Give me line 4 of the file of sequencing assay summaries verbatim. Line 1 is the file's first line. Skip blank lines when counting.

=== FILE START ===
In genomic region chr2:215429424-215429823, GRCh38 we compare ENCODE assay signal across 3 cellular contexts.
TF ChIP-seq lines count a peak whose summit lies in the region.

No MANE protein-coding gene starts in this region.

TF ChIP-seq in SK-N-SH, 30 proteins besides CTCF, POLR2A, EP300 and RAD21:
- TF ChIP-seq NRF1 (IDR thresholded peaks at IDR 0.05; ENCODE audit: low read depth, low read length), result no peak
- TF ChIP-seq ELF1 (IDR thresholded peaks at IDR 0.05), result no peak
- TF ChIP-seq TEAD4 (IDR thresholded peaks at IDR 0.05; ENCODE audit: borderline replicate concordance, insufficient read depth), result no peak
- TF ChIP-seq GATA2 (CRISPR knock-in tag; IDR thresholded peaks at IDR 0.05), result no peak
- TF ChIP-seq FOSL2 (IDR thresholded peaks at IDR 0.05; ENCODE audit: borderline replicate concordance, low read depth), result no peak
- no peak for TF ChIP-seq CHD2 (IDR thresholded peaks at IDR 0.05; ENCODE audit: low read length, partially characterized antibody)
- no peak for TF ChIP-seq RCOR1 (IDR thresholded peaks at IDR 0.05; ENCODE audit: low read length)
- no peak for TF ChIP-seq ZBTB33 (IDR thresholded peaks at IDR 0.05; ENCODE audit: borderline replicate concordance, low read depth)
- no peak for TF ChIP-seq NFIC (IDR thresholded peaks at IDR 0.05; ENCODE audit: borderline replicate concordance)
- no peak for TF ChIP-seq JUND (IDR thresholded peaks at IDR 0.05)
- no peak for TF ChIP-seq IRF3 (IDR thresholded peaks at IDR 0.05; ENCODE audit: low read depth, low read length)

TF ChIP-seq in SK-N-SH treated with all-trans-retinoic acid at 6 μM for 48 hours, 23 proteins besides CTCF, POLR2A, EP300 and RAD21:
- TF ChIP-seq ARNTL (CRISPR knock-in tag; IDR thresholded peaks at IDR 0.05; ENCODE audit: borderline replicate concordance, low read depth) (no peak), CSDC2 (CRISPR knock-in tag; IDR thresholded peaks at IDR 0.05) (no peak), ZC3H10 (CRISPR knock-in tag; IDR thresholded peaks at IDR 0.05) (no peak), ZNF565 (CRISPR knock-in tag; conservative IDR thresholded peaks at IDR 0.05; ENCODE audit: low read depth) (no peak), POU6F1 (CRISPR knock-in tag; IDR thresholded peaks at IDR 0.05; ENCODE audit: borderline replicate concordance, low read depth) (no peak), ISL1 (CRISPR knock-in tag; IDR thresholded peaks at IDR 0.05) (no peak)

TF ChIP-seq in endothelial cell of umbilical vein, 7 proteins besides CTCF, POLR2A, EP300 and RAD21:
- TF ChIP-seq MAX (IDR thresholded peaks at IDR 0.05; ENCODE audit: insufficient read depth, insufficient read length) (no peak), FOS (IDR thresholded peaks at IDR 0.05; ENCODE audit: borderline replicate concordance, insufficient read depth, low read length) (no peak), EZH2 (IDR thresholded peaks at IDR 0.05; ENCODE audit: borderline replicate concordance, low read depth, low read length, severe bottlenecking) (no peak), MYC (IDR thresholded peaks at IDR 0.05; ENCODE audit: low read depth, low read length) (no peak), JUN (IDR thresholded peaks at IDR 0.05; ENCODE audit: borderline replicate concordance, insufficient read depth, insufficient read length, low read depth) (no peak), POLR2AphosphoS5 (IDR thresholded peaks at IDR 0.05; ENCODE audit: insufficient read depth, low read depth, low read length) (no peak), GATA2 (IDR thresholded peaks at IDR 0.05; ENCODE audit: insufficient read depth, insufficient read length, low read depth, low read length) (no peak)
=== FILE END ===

TF ChIP-seq in SK-N-SH, 30 proteins besides CTCF, POLR2A, EP300 and RAD21: